How much does a vasectomy cost and other FAQ
Dr Sheehan answers all your frequently asked questions about vasectomy. From vasectomy cost through to safety, side effects and effectiveness.
Why is the No Scalpel vasectomy more affordable than traditional vasectomy?
Vasectomy cost for the improved No Scalpel method is much lower than a traditional vasectomy primarily because the procedure requires no general anaesthetic so there are no anaesthetist fees or hospital bills to pay.
What is my total vasectomy cost at Queensland Vasectomy?
Your out of pocket costs with Queensland Vasectomy will be $350. You need to perform semen testing at least 3 months after the vasectomy to ensure it has been successful. This is approximately $50 and payable directly to the pathology lab conducting the test.
Many other clinics also charge a deposit fee and initial consultation fee – there are no hidden or extra charges at Queensland Vasectomy.
- If you have your consultation and vasectomy on separate days, you will pay $545 up front for your vasectomy and receive a Medicare rebate of $195. Your total out of pocket cost is $350.
- If you have your consultation and vasectomy on the same day, you will pay $615 up front for your vasectomy and receive a Medicare rebate of $265. Your total out of pocket cost is $350.
Please note that in order to have your Medicare rebate processed on the spot you will need to bring a savings or debit card. Medicare will not pay the rebate onto any credit cards.
Can I drive home after my vasectomy?
Yes, that is one of the advantages of having a local as opposed to a general anaesthetic.
Is No Scalpel Open-ended vasectomy safer?
Yes, No Scalpel Open-ended vasectomy is safer than a traditional vasectomy.
- No general anaesthetic or sedation is required, which both carry small risks.
- No stitches are required reducing the risk of infection.
- There are no scalpel incisions so recovery time is faster.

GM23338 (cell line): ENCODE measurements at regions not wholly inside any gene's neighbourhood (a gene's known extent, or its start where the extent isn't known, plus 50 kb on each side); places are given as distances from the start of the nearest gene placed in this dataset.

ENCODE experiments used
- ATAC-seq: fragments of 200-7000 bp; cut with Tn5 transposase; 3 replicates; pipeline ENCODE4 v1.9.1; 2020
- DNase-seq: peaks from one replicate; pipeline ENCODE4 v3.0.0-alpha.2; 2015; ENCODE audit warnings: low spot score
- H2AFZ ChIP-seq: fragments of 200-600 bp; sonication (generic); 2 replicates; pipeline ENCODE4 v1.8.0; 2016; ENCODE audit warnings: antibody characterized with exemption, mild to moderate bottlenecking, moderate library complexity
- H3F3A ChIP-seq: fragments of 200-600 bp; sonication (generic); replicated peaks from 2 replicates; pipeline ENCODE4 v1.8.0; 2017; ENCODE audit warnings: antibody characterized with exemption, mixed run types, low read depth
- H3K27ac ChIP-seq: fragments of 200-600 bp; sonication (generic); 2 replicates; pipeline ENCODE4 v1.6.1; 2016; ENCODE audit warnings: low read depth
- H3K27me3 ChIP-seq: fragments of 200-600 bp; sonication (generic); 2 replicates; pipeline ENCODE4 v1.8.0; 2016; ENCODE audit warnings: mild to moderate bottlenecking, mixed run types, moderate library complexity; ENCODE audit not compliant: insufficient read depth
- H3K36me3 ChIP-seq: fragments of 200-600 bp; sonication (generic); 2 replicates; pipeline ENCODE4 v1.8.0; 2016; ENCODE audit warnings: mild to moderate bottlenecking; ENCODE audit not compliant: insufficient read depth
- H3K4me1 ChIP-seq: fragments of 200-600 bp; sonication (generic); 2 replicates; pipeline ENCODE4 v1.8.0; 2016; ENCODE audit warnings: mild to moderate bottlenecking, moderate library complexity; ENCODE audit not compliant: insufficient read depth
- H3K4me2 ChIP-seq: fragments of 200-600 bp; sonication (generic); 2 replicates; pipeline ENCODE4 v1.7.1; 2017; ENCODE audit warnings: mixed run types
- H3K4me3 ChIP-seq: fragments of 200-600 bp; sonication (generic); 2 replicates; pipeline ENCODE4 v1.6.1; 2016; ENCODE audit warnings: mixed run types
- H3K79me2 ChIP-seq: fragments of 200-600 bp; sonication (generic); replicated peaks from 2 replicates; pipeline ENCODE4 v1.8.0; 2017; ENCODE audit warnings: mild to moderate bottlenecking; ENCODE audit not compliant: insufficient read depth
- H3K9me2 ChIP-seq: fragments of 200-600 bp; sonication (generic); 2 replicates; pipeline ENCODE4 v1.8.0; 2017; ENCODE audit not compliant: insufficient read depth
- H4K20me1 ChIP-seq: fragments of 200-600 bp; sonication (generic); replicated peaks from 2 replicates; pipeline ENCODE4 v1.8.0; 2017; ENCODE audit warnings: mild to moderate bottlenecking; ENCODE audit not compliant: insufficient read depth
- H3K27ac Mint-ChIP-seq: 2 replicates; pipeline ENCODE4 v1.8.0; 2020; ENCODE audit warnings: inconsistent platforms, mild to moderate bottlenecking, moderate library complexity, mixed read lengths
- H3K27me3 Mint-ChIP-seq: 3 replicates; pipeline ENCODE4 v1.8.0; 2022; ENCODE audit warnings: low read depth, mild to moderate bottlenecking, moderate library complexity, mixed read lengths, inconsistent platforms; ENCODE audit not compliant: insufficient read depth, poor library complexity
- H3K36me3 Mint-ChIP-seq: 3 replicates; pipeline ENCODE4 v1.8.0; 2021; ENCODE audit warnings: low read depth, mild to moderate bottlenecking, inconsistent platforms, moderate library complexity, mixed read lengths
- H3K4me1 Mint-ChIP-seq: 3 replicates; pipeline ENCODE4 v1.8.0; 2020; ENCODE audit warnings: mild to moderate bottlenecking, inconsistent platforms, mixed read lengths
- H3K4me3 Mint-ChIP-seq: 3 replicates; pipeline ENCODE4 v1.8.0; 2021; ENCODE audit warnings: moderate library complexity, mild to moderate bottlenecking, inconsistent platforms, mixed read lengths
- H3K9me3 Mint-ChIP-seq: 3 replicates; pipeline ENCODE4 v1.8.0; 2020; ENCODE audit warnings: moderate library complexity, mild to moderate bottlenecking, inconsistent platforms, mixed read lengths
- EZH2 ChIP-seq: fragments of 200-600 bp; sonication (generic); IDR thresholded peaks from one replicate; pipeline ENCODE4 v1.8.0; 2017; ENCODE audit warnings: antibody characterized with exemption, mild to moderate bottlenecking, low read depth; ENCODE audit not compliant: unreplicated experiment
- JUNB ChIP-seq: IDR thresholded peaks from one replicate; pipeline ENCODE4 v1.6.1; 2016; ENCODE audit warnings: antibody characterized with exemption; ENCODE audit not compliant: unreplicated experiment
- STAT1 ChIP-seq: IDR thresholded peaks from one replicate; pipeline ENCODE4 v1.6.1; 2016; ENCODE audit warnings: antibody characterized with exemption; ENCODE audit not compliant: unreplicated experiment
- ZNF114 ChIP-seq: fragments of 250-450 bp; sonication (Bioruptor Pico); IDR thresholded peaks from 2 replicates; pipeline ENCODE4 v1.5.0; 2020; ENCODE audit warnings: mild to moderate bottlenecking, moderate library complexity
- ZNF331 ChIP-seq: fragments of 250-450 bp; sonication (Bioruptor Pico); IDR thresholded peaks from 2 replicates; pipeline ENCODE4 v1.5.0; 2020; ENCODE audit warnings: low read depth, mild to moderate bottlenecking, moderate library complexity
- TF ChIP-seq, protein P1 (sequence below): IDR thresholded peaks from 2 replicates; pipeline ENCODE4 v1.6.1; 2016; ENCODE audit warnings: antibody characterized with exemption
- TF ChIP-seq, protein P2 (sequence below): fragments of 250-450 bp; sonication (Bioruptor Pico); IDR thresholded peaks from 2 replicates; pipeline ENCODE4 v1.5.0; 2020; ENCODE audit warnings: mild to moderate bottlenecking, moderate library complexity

- There is a lower risk of post vasectomy pain syndrome.
Is No Scalpel Open-ended vasectomy painful?
No, Scalpel Open-ended vasectomy is often described as the ‘painless vasectomy’ compared to a traditional vasectomy. Most men describe a slight “discomfort” rather than “pain”. It is no more painful than having a mole removed or a dental filling.
How effective is a vasectomy?
A vasectomy is the most effective form of permanent contraception.
In very rare cases, even when the vasectomy is performed perfectly by a highly skilled doctor, a process called recanalisation can occur when the ends of the vas deferens tubes spontaneously re-join. This is rare, approximately 0.5%, and usually occurs in the first three months. Dr Sheehan uses three separate techniques to minimise this risk. It is important to test your semen three months after your vasectomy to ensure that it has been successful. It takes on average around 25 ejaculations to clear any sperm from your vas deferens and you will need to use an alternative form of contraception to prevent pregnancy until given the all clear. Eighty per cent of men are given the all clear after three months; the remaining 20% will require a repeat semen analysis after another month.
Are there any side effects?
As with any medical procedure, there is a very small risk of complications. The most common are:
- Infection. No Scalpel vasectomy has much lower rates of infection due to a single 2-mm wound versus a 2-cm incision on each side of the scrotum with traditional vasectomy. Infection is more likely in men who smoke or are overweight. For this reason, Dr Sheehan asks that patients refrain from smoking on the day of their vasectomy. Shaving the area on the morning of your vasectomy also reduces the risk of infection.